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The Homeless Families Research Briefs project, conducted by Abt Associates, is producing a series of research briefs on issues related to the well-being and economic self-sufficiency of families and children experiencing homelessness. Using data collected from the Department of Housing and Urban Development’s (HUD) Family Options Study, these briefs build on the data and analysis already being conducted for HUD to answer additional questions of interest to HHS.
This series of research briefs explores issues of family homelessness that are especially relevant to HHS, to state and local decision makers, and for programs. The Child Separation among Families Experiencing Homelessness brief explores child separations among families experiencing homelessness. It builds upon the fourth brief in this series, “Child and Partner Transitions among Families Experiencing Homelessness,” which looked at family separations and reunifications in the 20 months after being in emergency shelter and the association between family separation and recent housing instability following an initial shelter stay. This new brief provides a more detailed examination of these families and their children before and after the initial shelter stay, revealing more extensive and persistent levels of child separation. It gives detailed characteristics of separated children and examines whether future child separation after a shelter stay is related to either housing instability of previous separations.
Key Findings and Highlights
- One-third of children in families who experienced homelessness were separated from the family at the time of the shelter stay or had been separated at some time in the past.
- A majority of those separated at the time of shelter stay had been separated from the family for 18 months or more. Most of these separated children were staying with their other parent (44 percent), with a grandparent (25 percent) or with other relatives (22 percent).
- Separations continued in the three years after a shelter stay. Although overall rates of separation remained fairly constant, families experienced churning, with both separations and reunifications occurring throughout the period.
- Children with prior separations were more likely to become separated again. Among children who were with the family in shelter and had no previous separation prior to entering shelter, seven percent were not with the family three years later. In contrast, among children who were with the family in shelter but were previously separated prior to shelter entry, 17 percent were separated from the family three years later.
- Children who were separated from their family three years after the initial stay in shelter were more likely to be from families who experienced continued housing instability after the initial shelter stay. Thirty-seven percent of children who were separated at that time were from families that experienced at least one night homeless during the prior six months, compared to only 13 percent of children who were not separated.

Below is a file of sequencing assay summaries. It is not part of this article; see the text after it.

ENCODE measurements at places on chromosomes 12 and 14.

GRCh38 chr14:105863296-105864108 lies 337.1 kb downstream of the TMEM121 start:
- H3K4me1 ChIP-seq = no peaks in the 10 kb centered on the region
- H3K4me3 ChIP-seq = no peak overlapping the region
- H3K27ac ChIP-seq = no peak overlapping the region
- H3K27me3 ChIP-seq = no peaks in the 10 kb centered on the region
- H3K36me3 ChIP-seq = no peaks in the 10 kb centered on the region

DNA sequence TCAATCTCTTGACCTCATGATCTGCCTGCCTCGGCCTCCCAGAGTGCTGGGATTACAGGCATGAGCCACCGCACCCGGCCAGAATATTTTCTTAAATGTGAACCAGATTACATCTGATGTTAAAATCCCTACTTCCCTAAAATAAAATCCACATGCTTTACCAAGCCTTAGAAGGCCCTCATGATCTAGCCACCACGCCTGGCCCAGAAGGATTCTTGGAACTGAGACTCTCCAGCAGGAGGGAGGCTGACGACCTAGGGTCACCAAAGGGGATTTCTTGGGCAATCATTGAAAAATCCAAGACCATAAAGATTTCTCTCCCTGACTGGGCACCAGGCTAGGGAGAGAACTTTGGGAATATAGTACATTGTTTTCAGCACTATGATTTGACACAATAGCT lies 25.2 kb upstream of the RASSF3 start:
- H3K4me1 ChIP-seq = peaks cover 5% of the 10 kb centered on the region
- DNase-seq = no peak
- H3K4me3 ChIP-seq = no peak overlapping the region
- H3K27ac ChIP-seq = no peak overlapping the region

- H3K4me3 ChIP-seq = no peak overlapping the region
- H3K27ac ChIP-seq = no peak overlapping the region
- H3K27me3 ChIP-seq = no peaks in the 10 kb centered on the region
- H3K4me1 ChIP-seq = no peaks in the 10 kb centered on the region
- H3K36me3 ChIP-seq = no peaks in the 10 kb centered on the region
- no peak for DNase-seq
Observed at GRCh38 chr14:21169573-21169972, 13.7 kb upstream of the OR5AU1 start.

- About a quarter of families with separated children as of three years after the shelter stay reported that not having a place to live or enough space were factors that made it difficult for their children to live with them.
This research brief takes advantage of data collected for the Family Options Study, sponsored by the U.S. Department of Housing and Urban Development. The study involves 2,282 homeless families with children who entered shelter in one of twelve communities across the country. To provide the strongest possible evidence of the effects of the housing and services interventions, the study uses an experimental research design with random assignment of families to one of the types of housing programs or to a control group.
While the Family Options Study sample is not nationally representative, it has broad geographic coverage; and study families are similar in age and gender of parents, number and ages of children, and race and ethnicity to nationally representative samples of sheltered homeless families. Therefore, it is a good sample for studying the experience of families that have an episode of homelessness. The study followed the families over the next 37 months and surveyed them again 20 and 37 months after random assignment, collecting a rich set of information about changes to the family’s composition, sources of income, use of benefit programs, and further episodes of homelessness.
The analysis conducted for this brief does not use the experimental design of the Family Options Study. Instead, the brief explores the extent to which children in homeless families were separated from their parents before, during, and after a stay in emergency shelter, regardless of the intervention to which their families were randomly assigned. The brief describes both voluntary and involuntary child separations and also describes the subsequent separation and reunification experiences of children in families who responded to the 20 and 37-month surveys.